Vaishnodevi: Jammu & Kashmir. It is one of the most important pilgrim centres of India and is renowned for the Vaishnodevi Temple.

Varanasi: Uttar Pradesh. Varanasi is the oldest living city in India and one of the world’s most ancient. It lies at the confluence of the rivers Varuna and Asi. It was previously known by names like Kashi and Benares. It is famous for the Kashi-Vishwanath Temple (constructed by Rani Ahilya Bai Holkar in 1776), Bharat Mata Mandir (a unique temple dedicated to Mother India), Alamgir Mosque (popularly known as Beni Madhav Ka Darera), Gyanvapi mosque (constructed by Emperor Aurangazeb), Durga Temple, Tulsi Manas Mandir, Kaal Bhairav Temple, Maha Mritunjaya Temple (dedicated to the God of Death), Nepali Temple, Ramnagar Fort, Bharat Kala Bhavan and the Benares Hindu University.

Victoria Terminus:  Maharashtra. A railway station at Mumbai which was named as Victoria Terminus to mark the occasion of the golden jubilee of the coronation of Queen Victoria. This 108-year old structure is the best example of Gothic architecture. It has recently been renamed as Chatrapati Shivaji Terminus.

Vijayawada: Andhra Pradesh. It is famous for the Kanaka Durga Temple. Adi Shankara blessed the city by installing a ‘Sri Chakra’ at the temple here. Vijayawada is also renowned for the Orr Hill (renamed as Gandhi Hill) housing the Gandhi Stupa which is a 15.8 m high monument dedicated to Mahatma Gandhi and built in 1968. Vijayawada also has the Undavalli Caves, three cave temples at Mogalarajapuram and the Narasimha Temple.

Vikramashila: Bihar. Ancient university in Magadha in modern Bihar which was established by the Pala king Dharmapala. It was a famous seat of Buddhist learning and contributed greatly in the spread of Indian culture in Tibet and Nepal.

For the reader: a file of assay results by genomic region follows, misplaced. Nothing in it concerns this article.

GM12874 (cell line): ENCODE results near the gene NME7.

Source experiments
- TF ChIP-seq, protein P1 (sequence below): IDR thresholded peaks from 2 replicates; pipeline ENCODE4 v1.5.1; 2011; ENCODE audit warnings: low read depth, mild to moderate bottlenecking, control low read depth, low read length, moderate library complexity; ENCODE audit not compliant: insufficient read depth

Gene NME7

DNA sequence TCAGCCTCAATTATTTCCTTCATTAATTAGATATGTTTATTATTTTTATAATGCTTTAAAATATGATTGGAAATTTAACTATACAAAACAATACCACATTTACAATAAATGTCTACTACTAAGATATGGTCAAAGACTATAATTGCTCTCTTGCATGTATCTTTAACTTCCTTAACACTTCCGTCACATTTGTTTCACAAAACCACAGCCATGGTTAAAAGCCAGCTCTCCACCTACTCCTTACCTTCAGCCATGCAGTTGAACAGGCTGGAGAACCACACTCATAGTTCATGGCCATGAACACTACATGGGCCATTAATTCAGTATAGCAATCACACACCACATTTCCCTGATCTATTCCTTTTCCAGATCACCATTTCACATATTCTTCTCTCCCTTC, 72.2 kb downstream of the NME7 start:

Vizag: Vizag or Visakhapatnam was named after the god of Valor-Visakha. It was a part of the Kalinga kingdom, under Ashoka’s rule in 260 B.C. It passed on later to the Andhra kings of Vengi. After this the city was ruled by the Pallava, Chola and Ganga dynasties. In the 15th century, Visakhapatnam became a part of the Vijayanagar Empire. The Dolphin’s Nose – a rocky promontory in the port, Ramakrishna Mission Beach, the RishiKonda Beach, the Borra Caves, Araku valley and Bhimunipatnam are important places in and near Vishakapatnam. Vizag is famous for the Araku Valley, Borra Caves, Bheemunipatnam and 15th century Vaishakeshwara Temple constructed by King Kulottunga Chola.

Warangal: Telangansa. Located at a distance of 175 kms from Hyderabad, the city of Warangal had a glorious past, being the capital of Kakatiya kingdom. It finds a mention in the travel diaries of Marco Polo. It was earlier referred as Orugallu or Ekashila. It is famous for the13th century Warangal (Kakitya) fort built by the Kakatiya king, Ganapati Deva and his daughter Rudramma. The Pakhal Lake, located 50 kms away from Warangal was built in 1273 A.D by the Kakatiya kings. It is also famous for the Ramappa and the Ghanpur temples.

Wardha: Maharashtra. A town where Mahatma Gandhi lived for several years. Jamnalal Bajaj founded the Satyagraha Ashram here in 1921. The famous Sewagram Ashram was also constructed near this place by Gandhiji in 1936.


Yadgirigutta: Telangana. Located about 60 kilometers from Hyderabad, Yadagirigutta is famous for the holy shrine of Sri Lakshmi Narasimha Swami.  The region of Yadgirigutta has been reputed to be a “Rushi Aradhana Kshetram” or the place of worship for sages. Around the temple of the presiding deity are other shrines of the goddess Andal or Goda Devi, Anjaneya, the five Alwars, Ramalingeswara Swamy and the pushkarini.

Yanam: Pondicherry. It is a small area of 8 square miles in extent, situated on the left bank of River Godavari in Andhra Pradesh. The French occupied it in 1723. Yanam has three temples namely Rajarajeswara, Venkateswara and Pillaraya.

Yercaud:  This is a quiet little hill station located on the Shevaroy hills of the Eastern Ghats. Important tourist places at Yercaud include Yercaud Lake, Lady’s Seat, Killiyur Falls, Pagoda Point, Arthur’s Seat, Kaveri Peak and the Shevaroyan temple.

Yuksam: Sikkim. It was the first capital of Sikkim established in 1641 with the consecration of the first Chogyal.